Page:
#ReadingBeingRead events from the Contemporary Small Press
The Shapes of Words
The shape of the poem on the page and aural shape of the poem in my voice relate to each other in a not necessarily harmonious or analogous way, but they have to set each other off, nervously.
On Saturday 12 November, The Contemporary Small Press will be at Manchester Central Library for our next Reading & Being Read event. Poet Holly Pester will be joining us to discuss her poetry and her experience of being published by small publisher If P Then Q. Here Holly tells us a little bit about her work with sound poetry.
CSP: Your poetry could be said to work with the materiality of language as sound; what do you see as the connections between the aural/oral and visual materiality of language in your own poetry? For example, the ways in which your sound poetry is transcribed onto the page in a collection such as Hoofs, published by If P Then Q.
HP: The link between poems and scores is very active for me. I don’t have a nifty discourse for it but I try and write from the nervousness of embodied speech. The shape of the poem on the page and aural shape of the poem in my voice relate to each other in a not necessarily harmonious or analogous way, but they have to set each other off, nervously.
Your archival research provides the basis for much of your work with idiomatic speech patterns – what do you find most exciting and interesting about your research and its translation into poetry?
Every poetry project or even every poem is the by-product of a devised research methodology. For Hoofs I was investigating the poetics of analogue sound, and how this is in someway the sonics of the apocalypse in contemporary mythology. So I was concentrating on noise in communication and how noise interrupts a signal but also generates more meaning. I was interested in how this translates into the lyric.
For my collection go to reception and ask for Sara in red felt tip (Book Works 2015) I used gossip, anecdote and fanfiction as research methods for investigating a feminist art archive, translating that material into plots and narrative forms. I’m always excited by the idea that experimental research tactics can at once produce poetry and problematise imperial knowledge systems.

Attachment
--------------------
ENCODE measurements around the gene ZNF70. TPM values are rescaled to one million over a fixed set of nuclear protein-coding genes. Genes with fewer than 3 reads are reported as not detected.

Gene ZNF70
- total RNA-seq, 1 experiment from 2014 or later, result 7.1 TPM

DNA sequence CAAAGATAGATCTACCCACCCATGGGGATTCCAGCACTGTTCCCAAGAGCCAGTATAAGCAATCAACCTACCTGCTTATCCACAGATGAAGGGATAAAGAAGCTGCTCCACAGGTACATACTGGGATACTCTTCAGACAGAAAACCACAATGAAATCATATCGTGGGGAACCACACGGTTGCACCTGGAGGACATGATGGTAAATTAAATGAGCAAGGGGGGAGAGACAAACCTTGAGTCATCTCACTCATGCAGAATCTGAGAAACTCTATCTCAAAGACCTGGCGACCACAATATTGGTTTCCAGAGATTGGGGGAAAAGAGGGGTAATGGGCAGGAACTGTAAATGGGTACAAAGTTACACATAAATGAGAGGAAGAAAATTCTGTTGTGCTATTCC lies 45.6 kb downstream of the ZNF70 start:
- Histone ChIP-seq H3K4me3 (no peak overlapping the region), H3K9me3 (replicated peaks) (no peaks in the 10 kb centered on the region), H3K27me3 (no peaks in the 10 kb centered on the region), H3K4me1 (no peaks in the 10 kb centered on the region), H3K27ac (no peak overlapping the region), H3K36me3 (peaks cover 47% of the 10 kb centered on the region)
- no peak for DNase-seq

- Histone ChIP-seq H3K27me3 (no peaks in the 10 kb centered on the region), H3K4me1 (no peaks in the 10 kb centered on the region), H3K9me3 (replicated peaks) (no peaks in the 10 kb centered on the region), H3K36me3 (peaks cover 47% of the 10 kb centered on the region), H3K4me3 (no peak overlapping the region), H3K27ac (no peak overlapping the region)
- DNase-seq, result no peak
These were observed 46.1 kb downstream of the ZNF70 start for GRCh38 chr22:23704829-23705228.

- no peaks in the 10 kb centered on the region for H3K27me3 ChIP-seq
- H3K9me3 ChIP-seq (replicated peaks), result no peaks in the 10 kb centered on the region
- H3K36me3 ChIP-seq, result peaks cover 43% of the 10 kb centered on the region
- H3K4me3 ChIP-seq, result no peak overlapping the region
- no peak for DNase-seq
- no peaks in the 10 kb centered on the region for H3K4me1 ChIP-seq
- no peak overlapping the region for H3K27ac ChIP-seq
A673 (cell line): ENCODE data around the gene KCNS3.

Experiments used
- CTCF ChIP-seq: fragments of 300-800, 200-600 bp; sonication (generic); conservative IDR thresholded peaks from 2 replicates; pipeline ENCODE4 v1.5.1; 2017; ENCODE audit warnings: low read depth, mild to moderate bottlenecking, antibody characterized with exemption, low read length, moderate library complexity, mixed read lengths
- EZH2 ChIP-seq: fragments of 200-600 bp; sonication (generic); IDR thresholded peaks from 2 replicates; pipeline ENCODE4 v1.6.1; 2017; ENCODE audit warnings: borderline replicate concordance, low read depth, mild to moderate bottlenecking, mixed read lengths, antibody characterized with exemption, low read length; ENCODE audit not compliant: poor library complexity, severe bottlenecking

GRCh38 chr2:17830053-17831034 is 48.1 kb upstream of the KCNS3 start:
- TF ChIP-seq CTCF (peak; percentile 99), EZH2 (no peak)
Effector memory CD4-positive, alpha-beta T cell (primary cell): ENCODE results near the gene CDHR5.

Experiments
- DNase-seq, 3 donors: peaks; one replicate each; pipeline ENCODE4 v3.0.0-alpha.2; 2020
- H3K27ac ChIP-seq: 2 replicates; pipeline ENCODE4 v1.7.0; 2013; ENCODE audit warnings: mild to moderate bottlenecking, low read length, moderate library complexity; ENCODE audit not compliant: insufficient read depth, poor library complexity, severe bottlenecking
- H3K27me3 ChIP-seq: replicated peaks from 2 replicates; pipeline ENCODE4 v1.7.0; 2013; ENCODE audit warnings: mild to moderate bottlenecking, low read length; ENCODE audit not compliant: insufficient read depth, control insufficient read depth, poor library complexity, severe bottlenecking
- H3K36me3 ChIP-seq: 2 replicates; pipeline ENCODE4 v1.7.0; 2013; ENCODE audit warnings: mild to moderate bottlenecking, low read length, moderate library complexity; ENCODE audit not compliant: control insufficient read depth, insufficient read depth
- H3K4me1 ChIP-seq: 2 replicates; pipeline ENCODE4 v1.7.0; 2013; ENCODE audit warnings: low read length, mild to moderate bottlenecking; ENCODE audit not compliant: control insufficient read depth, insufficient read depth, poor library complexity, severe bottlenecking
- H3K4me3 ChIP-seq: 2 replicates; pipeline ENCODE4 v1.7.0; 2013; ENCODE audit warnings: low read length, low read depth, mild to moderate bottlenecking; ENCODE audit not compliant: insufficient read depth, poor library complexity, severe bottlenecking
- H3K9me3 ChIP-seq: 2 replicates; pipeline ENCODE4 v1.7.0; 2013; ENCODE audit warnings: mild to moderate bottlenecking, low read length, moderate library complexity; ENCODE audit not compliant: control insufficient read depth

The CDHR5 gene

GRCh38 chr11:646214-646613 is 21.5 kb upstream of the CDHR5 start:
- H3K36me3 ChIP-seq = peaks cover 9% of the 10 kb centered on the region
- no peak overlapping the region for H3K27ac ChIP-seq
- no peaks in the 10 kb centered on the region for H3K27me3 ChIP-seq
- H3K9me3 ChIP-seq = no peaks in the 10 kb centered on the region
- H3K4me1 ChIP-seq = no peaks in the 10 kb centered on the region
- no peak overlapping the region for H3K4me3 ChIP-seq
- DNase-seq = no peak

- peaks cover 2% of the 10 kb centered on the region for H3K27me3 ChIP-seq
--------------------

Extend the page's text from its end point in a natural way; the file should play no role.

How much do you edit and alter the words you find in your research to create the poetry you perform?
A lot of directly appropriated or found text makes its way into my poems but it’s very hard to say where the lines between what I’ve found and what I’ve written start and stop. They all seem to come together in an hallucinatory cluster. I never try to exercise any sort of power or control over language. It has power over me, so any editing or act of composition is just a struggle with that.
Have you done much work with the sound patterns of languages other than English?
I am stuck in English. Completely and tragically mono-linguistic. I’m not even very good at English. I think my poetry is an expression of my ineptness with language.
What are you currently working on in your research and practice?
I have just finished a long project on lullabies (Common Rest, published by Test Centre 2016) This was a project that incorporated lots of my previous research into worksongs and performic effort but tilted towards questions around affective labour and care politics. It’s a record of improvised collaborative duets with some incredible people including Vahni Capildeo, Nat Raha and Verity Spott. We sang together and thought about compassion, tension and contemporary restrictions to rest. It’s a project that means a lot to me as I found friends there, as well as discovered livable ethics and non-normative practices of care that I’ll carry with me.
Hoofs by Holly Pesterengages the materiality of the word in terms of sound shapes, textures of orality/aurality and the visual patterns created from the aurally-transcribed language on the surface of the page. The poetry in Hoofs is presented in ways that demand a different kind of reading – a reading that engages the aural and visual qualities of language as it is spoken and heard: with pauses, emphases, repetitions, stutters. Fragments of meaning arise and fall away again as the location and proximity of words and phrases in relation to one another energises shifting layers of relational connectivity and connotation.
The performance aspect of Pester’s work which is its essence, anterior to its production on the page, ensures that it is an embodied practice – a text grounded in the material fluctuations of the speaking subject’s voice. Yet the archival research and construction of each piece out of the words of other speakers challenges the concept of the speaking subject as a distinct and separate ‘self’. This paradox is embraced by the playfulness of the poems collected in Hoofs.
Particularly playful in this collection is the text/image coupling of ‘EFFORT NOISER A Space Shanty for the Lunar Landings’ calling attention to the masculinity of the language of space exploration and its sea shanty equivalent. ‘DANGER SCALE’ combines the language used to define the current level of threat for facing a terror attack with the language used to describe the hidden ‘dangers’ present in foods, particularly children’s food, a la Jamie Oliver. The result is a hypnotically repetitive list becoming more and more absurd to the point of generating new layers of meaning through suggestion and juxtaposition.
Holly Pester will be discussing her poetry and her experience with small presses at Reading & Being Read, Manchester Central Library on Saturday 12 November, 11am-4pm. Tickets are £5. Manchester-based MA and PhD students can register for FREE.Click here for more details.